Chevrolet Bolt sells out in tech-savvy South Korea
GM Korea CEO James Kim introduces the Chevrolet Bolt at the Seoul auto show.
SEOUL — The new Chevrolet Bolt EV was unveiled to South Korean consumers only last week here at the Seoul Motor Show. But it is already getting a warm welcome in South Korea, where the car was designed and sources its key components.
General Motors Korea began taking Bolt orders on March 17 for an initial allotment of 400 vehicles. Those cars sold out in less than two hours, and by the end of the day, GM had received nearly 2,000 orders.
“It completely sold out,” GM Korea CEO James Kim said while unveiling the Bolt. “Next year, we will make an effort to prepare more Bolt EVs.”
GM hopes the Bolt gains traction in South Korea as customers here show increasing interest in green cars. Hyundai, the country’s best-selling brand, has an all-electric version of its Ioniq compact. Other carmakers, including Renault Samsung, BMW and Nissan, have entered the market as well with pure EVs. GM already sells the Chevy Volt plug-in hybrid here.
The technology resonates with tech-savvy South Koreans, said the Bolt’s chief engineer, Mike Lelli.
“People are drawn to things that are on the forefront of technology,” Lelli said of the local market. “The IT infrastructure is extremely strong here. It sort of lends itself to a technical car as well. I think that can help move this from those early adopters to mass ownership.”
The wedge-shaped Bolt has deep Korean roots.
GM tasked its South Korean design center with penning the Bolt in 2012. The car’s chief designer, Stuart Norris, took over as head of the design studio in 2015.
Its breakthrough battery technology was also developed by the Korean supplier LG Chem. It enabled the Bolt to offer a range of more than 200 miles on a full charge. LG Chem also manufactures the Bolt’s electric motor and drive unit in South Korea.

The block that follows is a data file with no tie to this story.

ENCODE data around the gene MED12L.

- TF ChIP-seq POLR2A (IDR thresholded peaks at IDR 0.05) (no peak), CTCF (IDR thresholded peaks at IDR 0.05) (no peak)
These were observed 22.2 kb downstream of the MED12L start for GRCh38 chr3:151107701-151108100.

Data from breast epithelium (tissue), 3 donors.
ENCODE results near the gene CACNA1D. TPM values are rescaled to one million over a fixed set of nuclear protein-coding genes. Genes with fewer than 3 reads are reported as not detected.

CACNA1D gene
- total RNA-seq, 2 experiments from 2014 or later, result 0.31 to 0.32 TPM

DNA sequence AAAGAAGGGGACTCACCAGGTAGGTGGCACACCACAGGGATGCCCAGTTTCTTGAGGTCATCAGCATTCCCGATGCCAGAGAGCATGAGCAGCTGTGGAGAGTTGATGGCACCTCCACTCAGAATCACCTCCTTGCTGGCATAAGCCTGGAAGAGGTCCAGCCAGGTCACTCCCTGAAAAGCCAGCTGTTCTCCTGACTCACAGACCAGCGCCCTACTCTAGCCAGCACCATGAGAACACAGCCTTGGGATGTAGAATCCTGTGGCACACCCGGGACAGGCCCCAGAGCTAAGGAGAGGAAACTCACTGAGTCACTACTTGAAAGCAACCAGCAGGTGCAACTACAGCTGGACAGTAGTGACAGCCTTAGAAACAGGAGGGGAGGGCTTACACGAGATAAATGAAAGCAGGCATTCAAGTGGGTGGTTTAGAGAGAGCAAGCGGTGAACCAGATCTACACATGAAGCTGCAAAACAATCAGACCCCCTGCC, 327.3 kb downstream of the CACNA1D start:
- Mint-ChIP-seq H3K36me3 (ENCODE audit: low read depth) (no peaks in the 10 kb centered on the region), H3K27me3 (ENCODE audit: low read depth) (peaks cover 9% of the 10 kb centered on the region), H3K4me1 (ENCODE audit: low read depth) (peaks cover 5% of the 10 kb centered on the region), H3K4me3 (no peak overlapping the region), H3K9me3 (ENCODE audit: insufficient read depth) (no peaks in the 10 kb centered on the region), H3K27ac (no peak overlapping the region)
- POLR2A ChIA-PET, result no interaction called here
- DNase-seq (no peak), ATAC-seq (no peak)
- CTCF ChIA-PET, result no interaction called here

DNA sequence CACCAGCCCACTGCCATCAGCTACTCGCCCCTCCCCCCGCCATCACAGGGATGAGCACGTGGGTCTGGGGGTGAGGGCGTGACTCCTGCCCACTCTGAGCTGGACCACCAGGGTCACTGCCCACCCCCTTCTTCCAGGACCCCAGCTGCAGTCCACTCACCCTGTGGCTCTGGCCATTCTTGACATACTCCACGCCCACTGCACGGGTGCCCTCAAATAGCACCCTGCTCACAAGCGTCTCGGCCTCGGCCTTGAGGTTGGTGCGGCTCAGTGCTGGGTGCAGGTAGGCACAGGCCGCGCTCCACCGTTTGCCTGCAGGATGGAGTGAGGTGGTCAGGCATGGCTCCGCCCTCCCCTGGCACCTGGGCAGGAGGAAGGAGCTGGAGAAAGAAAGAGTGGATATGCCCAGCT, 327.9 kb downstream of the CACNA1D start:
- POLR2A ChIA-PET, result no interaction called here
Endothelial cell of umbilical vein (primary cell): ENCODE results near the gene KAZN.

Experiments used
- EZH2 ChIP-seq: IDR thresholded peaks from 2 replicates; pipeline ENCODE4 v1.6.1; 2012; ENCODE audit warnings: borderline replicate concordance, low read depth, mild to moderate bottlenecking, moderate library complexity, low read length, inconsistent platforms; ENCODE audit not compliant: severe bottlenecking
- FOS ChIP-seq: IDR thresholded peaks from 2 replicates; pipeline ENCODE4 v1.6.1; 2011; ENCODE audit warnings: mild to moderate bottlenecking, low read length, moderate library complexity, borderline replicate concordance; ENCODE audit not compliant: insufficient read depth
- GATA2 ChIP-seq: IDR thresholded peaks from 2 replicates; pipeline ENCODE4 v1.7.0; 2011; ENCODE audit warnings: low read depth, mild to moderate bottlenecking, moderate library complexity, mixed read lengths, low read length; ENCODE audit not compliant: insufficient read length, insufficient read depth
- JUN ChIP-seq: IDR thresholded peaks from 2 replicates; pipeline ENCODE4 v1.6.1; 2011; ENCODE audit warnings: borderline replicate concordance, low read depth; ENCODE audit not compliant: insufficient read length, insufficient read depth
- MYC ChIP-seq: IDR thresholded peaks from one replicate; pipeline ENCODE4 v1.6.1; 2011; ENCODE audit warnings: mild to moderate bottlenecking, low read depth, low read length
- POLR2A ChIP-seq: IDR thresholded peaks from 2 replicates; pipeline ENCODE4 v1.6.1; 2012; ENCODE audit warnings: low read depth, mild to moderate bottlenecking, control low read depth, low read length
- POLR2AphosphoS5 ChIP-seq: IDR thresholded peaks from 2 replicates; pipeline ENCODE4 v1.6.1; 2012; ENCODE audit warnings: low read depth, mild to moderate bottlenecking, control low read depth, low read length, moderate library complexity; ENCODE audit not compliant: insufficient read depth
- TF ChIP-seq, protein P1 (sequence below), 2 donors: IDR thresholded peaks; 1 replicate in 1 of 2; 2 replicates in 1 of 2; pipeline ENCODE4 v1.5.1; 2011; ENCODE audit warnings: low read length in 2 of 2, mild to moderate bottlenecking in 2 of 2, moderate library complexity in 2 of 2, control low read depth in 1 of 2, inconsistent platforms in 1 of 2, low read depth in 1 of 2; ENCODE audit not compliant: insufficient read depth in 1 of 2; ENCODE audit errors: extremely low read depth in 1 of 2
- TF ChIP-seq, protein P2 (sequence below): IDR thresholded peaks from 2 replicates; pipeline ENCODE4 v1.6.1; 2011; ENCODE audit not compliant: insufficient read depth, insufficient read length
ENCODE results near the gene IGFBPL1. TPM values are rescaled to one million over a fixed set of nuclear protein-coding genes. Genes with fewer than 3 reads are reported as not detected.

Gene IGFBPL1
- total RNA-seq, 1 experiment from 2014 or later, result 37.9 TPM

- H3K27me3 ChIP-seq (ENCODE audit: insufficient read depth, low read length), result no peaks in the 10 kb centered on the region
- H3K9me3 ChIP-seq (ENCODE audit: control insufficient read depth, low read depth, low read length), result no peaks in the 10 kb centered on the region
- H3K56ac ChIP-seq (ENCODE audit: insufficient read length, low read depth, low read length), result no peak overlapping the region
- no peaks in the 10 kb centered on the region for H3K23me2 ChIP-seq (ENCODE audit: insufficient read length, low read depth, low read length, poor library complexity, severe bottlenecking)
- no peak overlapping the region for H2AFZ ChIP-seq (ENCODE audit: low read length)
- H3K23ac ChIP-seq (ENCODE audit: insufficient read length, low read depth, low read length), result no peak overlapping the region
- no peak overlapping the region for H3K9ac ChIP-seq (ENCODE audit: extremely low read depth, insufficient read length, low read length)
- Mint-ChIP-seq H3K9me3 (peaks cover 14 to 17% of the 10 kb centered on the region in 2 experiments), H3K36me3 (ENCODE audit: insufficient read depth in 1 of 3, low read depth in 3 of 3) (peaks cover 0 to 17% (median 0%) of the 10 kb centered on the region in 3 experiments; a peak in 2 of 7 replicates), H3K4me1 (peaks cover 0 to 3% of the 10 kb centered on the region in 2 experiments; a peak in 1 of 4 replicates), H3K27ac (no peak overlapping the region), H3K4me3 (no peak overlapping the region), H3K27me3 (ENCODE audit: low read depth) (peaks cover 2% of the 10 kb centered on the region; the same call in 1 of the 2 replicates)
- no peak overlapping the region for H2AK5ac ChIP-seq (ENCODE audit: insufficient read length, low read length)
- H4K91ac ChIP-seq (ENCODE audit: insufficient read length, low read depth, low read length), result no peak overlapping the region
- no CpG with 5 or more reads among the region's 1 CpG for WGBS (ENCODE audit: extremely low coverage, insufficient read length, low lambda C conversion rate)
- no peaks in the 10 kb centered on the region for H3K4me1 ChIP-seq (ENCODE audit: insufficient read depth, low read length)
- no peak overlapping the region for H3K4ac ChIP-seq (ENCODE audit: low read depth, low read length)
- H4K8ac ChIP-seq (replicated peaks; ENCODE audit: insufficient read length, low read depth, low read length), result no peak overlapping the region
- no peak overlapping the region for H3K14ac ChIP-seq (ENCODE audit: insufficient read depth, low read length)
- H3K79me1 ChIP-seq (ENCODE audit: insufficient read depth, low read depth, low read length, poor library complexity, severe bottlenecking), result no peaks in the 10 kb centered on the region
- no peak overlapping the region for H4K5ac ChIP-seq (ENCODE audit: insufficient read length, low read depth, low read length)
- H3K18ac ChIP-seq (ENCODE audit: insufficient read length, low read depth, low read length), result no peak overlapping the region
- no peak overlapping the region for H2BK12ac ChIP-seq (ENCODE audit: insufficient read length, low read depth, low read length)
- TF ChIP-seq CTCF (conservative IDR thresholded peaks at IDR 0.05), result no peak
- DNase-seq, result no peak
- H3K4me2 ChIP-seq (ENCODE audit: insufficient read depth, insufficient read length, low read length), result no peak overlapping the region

“I don’t know if I’d position it as a homecoming, because we worked so closely from the beginning, both in the United States and Korea,” Lelli said. “We’ve been together on this thing from the get-go.”
In South Korea, the Bolt is certified for a range of 383 kilometers, or 238 miles.
But in a recent trial drive, a team of EV enthusiasts drove one from Seoul to the southern end of South Korea, achieving a range of 292 miles on a single charge.
The Bolt EV stickers at 47.79 million won ($42,987) in South Korea, but the price drops below 30 million won ($26,985) after government subsidies.
GM Korea could use a boost.
Sales, including exports and domestic Korean sales, declined 1.7 percent to 92,208 units in the first two months of 2017 from a year earlier.
The Korean operation lost one of its reasons for being when headquarters decided in late 2013 to pull the plug on Chevrolet in Europe, which GM Korea’s assembly plants had been supplying. The plants accounted for as much as 20 percent of GM’s worldwide sales, and Chevy’s European retreat saddled GM Korea with excess capacity of 150,000 vehicles a year.
To offset slowing overseas shipments, GM Korea is trying to boost sales at home, where South Korean consumers are buying foreign brands at record levels.
The company recruited Kim from Microsoft Korea in June 2015 and named him CEO on Jan. 1, 2016. Last year, Kim said GM Korea was aiming for double-digit market share in Korea.
GM Korea’s all-time high market share was 10.7 percent in 2006.
As part of the push, GM Korea restructured its local dealer network to improve sales.
GM Korea sells the Spark, Aveo, Cruze, Malibu, Trax, Orlando, Captiva, Camaro, Impala and electrified vehicles such as the Volt and Bolt EV. Several offerings are locally built at GM Korea’s four assembly plants, including the Spark, Aveo, Cruze, Malibu, Trax, Orlando and Captiva.